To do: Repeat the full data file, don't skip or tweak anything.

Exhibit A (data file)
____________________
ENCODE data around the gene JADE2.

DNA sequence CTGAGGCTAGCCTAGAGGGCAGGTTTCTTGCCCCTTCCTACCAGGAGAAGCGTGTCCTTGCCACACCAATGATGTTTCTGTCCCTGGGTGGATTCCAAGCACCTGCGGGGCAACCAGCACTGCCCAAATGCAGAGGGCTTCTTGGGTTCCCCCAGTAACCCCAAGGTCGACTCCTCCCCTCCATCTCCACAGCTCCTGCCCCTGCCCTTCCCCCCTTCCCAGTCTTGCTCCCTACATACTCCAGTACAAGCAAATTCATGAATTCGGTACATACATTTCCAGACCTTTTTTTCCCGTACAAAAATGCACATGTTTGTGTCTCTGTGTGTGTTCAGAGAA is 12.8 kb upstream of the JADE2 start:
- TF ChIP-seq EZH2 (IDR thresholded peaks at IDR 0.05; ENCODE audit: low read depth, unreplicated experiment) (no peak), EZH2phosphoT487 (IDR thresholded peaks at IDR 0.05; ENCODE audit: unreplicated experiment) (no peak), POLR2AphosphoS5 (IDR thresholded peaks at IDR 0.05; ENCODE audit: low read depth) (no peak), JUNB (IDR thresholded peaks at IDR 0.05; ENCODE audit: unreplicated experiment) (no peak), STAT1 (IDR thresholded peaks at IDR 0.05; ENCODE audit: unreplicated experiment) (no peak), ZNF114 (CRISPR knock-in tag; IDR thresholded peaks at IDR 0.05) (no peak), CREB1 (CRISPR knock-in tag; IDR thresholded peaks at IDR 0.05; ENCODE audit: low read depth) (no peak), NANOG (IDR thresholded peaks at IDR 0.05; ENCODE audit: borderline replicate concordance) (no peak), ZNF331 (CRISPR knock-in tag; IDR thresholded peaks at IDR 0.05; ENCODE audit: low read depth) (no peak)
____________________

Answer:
ENCODE data around the gene JADE2.

DNA sequence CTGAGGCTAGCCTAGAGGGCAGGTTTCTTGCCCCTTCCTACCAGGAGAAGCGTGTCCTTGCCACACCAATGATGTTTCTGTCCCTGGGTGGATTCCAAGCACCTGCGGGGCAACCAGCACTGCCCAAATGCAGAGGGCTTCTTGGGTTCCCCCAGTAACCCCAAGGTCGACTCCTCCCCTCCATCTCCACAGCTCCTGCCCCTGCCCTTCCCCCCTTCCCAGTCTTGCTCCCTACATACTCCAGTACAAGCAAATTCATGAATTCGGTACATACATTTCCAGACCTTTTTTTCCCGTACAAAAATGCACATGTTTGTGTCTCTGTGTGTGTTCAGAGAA is 12.8 kb upstream of the JADE2 start:
- TF ChIP-seq EZH2 (IDR thresholded peaks at IDR 0.05; ENCODE audit: low read depth, unreplicated experiment) (no peak), EZH2phosphoT487 (IDR thresholded peaks at IDR 0.05; ENCODE audit: unreplicated experiment) (no peak), POLR2AphosphoS5 (IDR thresholded peaks at IDR 0.05; ENCODE audit: low read depth) (no peak), JUNB (IDR thresholded peaks at IDR 0.05; ENCODE audit: unreplicated experiment) (no peak), STAT1 (IDR thresholded peaks at IDR 0.05; ENCODE audit: unreplicated experiment) (no peak), ZNF114 (CRISPR knock-in tag; IDR thresholded peaks at IDR 0.05) (no peak), CREB1 (CRISPR knock-in tag; IDR thresholded peaks at IDR 0.05; ENCODE audit: low read depth) (no peak), NANOG (IDR thresholded peaks at IDR 0.05; ENCODE audit: borderline replicate concordance) (no peak), ZNF331 (CRISPR knock-in tag; IDR thresholded peaks at IDR 0.05; ENCODE audit: low read depth) (no peak)